It was an explosive night in Fort McMurray Monday. And those overnight developments have the Notley government considering another approach to the re-entry protocol Fort McMurray residents are so anxious to see happen.
In the Thickwood neighbourhood along Silin Forest road, three condos were lost to fire, within a four-plex. Three other structures near Father Mercredi school were damaged. And it was first reported that in the Dickensfield neighborhood a home exploded on McConachie Crescent. But, that was later corrected and it now looks like it happened on Clenell Crescent. The blast damaged seven homes on Dickins Drive, according to a news release posted on the Wood Buffalo website.
“Obviously yesterday’s events have caused us to take a second look at those plans,” Premier Rachel Notley said at the suggestion a hook up of natural gas contributed to the explosion.
“When you start, turning on a switch and starting a city of 90,000 people, you know sometimes stuff happens. That’s why officials have been re-enforcing, and we are re-enforcing that we’re not going to have people going back until we know it’s safe. What those two incidents last night demonstrated to us, is that’s the right way to go.”
“What it does is suggest there’s a level of volatility that needs to be removed.”
However no decisions have been made to retreat on the current schedule of hook up of essential services. “Not as far as I know at this point in time they’re not,” Scott Long, executive director of operations for the Alberta Emergency Management Agency.
“That’s why they’re under investigation, pending the results they may look at things differently. But again I’ll refer back, sixty percent of the gas infrastructure in Fort McMurray was activated with out any issues,” Long said.
Monday night’s evacuation of 8,000 oil field workers saw three quarters of them head north to other oil sands facilities that aren’t being threatened by the fire. The move was made as winds took the fire into camps that just last week were used to house evacuated home owners. The fire destroyed the 665 unit Blacksand Executive Lodge, which is owned by Calgary-based Horizon.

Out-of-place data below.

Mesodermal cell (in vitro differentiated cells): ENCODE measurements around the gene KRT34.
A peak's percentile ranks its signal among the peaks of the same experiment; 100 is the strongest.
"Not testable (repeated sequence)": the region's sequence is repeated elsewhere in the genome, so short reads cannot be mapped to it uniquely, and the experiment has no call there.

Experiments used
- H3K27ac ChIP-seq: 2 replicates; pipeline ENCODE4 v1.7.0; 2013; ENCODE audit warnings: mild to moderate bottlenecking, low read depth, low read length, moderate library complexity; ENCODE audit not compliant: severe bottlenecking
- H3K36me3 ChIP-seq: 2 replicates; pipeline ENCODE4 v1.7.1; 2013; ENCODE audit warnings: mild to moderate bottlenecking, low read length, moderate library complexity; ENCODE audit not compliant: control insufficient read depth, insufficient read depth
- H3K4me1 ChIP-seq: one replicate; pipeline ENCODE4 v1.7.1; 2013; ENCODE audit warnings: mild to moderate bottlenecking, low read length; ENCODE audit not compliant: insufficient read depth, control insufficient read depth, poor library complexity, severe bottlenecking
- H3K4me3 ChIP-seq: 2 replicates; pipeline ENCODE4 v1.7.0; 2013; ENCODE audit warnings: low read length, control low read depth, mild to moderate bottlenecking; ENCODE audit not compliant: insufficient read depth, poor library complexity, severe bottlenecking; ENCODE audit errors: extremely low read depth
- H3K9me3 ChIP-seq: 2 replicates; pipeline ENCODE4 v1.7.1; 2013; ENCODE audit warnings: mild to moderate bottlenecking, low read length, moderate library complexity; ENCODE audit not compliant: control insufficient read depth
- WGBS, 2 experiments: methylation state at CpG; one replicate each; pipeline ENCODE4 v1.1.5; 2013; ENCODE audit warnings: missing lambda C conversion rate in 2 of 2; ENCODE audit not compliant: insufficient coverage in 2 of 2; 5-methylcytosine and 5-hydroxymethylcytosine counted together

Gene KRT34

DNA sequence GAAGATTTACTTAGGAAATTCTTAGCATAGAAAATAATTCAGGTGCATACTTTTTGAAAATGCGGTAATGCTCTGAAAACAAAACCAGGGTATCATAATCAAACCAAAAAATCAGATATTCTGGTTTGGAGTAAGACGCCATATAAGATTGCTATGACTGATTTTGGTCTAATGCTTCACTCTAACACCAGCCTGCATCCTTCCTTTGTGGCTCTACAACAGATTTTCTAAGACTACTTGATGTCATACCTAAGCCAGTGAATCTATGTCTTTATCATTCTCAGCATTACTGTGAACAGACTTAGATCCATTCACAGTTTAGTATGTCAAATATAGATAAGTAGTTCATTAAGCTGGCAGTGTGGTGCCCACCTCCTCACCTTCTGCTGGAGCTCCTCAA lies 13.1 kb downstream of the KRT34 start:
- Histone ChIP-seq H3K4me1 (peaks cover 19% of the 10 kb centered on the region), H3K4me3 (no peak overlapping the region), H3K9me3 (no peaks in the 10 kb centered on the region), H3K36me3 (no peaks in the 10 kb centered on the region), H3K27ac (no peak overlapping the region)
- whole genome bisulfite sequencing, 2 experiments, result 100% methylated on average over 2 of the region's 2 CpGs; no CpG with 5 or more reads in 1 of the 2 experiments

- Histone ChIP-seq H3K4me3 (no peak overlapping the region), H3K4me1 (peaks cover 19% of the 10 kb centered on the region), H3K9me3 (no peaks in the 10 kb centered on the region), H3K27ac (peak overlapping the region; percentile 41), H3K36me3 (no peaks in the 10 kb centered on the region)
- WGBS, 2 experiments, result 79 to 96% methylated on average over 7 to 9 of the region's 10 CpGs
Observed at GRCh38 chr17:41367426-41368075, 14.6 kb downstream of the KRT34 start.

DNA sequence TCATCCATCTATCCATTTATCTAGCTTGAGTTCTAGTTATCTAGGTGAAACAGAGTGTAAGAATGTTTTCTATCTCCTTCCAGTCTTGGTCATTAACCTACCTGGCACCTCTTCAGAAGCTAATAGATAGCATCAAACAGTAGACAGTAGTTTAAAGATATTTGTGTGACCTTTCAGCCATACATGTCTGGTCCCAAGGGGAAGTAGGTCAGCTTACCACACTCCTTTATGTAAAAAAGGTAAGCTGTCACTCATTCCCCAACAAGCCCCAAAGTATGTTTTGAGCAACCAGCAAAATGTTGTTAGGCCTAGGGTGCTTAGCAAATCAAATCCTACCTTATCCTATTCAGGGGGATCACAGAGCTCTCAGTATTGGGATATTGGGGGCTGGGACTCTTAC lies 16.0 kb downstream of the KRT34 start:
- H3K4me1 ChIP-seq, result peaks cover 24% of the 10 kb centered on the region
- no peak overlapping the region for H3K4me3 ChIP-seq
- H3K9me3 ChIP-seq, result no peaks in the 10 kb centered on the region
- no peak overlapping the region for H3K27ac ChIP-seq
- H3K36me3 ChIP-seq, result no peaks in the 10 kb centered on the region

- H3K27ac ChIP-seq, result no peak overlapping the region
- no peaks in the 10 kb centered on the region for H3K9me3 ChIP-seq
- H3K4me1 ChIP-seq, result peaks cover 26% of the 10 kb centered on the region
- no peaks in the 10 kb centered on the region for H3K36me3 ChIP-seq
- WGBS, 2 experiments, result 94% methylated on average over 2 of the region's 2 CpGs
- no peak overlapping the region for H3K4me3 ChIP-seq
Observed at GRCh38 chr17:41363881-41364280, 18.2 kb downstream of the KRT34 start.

When they’ll be allowed to leave their new location isn’t known yet. Premier Rachel Notley said the fire south of there, has them isolated. “The highway itself is not open for people to be evacuating on the ground southerly,” Notley told the news conference. “So that’s the big issue right now, because with the fire moving towards the east, Highway-63 is very likely to be threatened today at some point and the odds are good that it may be closed for a period of time.”
Two other lodges in the area are currently at risk, and crews will work to protect them, as well as a sawmill in the area.
“They did move workers to the north which is currently not threatened at all,” Long said. “We’re hopeful that they won’t be threatened after today.” By moving the estimated 6,000 workers north, they are out of harms way. Another 2,000 workers were transported south he said.
The main oil sands plants are not in danger said Chad Morrison with Alberta Wildfire. “Oil sands sites have large fuel and vegetation breaks and are very resilient to wildfires and the industry fire fighting resources are ready.”
“The fire has jumped the Athabasca River in the past, but I will note as well that the Athabasca River is in front of the Suncor facility so we hope it’ll provide a good fire break.”
Work continues in the city of Fort McMurray. Structural assessments of 19,000 buildings are effectively completed. So far 89 percent are safe to occupy, ten percent have been destroyed. One percent need further investigation. That progress has the premier encouraged. “Slightly more optimistic numbers than what were originally estimated last week,” she said.
Work has been halted on the clean up of the Fort McMurray hospital. The 400 doing that job had to be evacuated as a precaution.